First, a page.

Sound morphing is a sound synthesis from two source sounds. The result possesses features of both of them. The most interesting is the creation of a hybrid with varying degrees of the sources' influence. BW performs picture-based morphing. To try it, select the Morphing tab. Load two images, then press the Convert button. The influence of the sources can be adjusted by mouse clicking at Hybrid signal contents plot, or corresponding numeric values between 0 and 1 can be entered into the table (press Apply button to see the changes on the plot above).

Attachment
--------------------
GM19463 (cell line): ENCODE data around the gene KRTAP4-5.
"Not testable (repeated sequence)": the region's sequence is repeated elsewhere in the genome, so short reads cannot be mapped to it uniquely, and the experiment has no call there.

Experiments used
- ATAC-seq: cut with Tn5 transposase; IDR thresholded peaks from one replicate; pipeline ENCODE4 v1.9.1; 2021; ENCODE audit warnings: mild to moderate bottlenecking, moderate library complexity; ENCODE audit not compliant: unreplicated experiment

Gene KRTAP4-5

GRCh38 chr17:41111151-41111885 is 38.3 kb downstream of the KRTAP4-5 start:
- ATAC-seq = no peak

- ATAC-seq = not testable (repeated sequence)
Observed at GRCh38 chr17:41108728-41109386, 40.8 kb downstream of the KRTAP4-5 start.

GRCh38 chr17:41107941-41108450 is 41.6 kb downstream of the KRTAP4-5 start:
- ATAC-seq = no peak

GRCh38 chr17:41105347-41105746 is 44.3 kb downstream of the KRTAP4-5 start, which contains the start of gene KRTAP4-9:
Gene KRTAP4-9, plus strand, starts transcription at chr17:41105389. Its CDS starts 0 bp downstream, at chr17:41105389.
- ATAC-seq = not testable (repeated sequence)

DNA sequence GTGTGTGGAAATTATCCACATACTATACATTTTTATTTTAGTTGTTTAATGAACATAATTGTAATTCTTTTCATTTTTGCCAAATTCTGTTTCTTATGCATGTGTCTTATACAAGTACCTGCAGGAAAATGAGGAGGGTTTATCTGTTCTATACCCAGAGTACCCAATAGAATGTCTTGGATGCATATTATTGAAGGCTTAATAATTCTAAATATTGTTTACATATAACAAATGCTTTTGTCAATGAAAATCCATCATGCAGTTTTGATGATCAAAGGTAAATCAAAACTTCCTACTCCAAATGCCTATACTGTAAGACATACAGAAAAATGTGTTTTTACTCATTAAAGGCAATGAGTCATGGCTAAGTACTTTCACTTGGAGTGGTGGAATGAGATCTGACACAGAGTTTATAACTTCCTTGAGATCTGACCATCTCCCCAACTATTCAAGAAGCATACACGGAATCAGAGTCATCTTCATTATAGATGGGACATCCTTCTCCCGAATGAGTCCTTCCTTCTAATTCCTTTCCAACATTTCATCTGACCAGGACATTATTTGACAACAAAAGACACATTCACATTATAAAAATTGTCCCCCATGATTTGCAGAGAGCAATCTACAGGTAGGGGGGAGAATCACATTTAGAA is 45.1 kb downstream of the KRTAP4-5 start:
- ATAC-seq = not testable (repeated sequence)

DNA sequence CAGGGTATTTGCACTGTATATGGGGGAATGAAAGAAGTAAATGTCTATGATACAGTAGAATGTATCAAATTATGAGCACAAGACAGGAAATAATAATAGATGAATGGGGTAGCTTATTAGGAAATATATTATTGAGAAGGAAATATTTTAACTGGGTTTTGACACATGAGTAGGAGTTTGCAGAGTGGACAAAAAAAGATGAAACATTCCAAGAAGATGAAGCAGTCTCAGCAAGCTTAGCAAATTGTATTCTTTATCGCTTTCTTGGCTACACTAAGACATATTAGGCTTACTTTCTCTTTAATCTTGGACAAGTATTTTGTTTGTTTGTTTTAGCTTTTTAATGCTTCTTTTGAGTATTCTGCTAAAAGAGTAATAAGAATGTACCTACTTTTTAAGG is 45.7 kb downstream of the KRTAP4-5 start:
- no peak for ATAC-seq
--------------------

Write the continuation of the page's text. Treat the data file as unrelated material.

There are two methods of image combining - addition and multiplication. The first uses weighted average values to calculate the brightness of each pixel of the result image. The second method multiplies values of source brightness. If one source point is black, and another is white, the first method produces gray, and the second produces black (multiplication by zero brightness produces zero). Such image-based implementation of sound morphing produces specific distortion but to the loss of phase spectrum components. This method, however is more demonstrative than others and good enough for home use.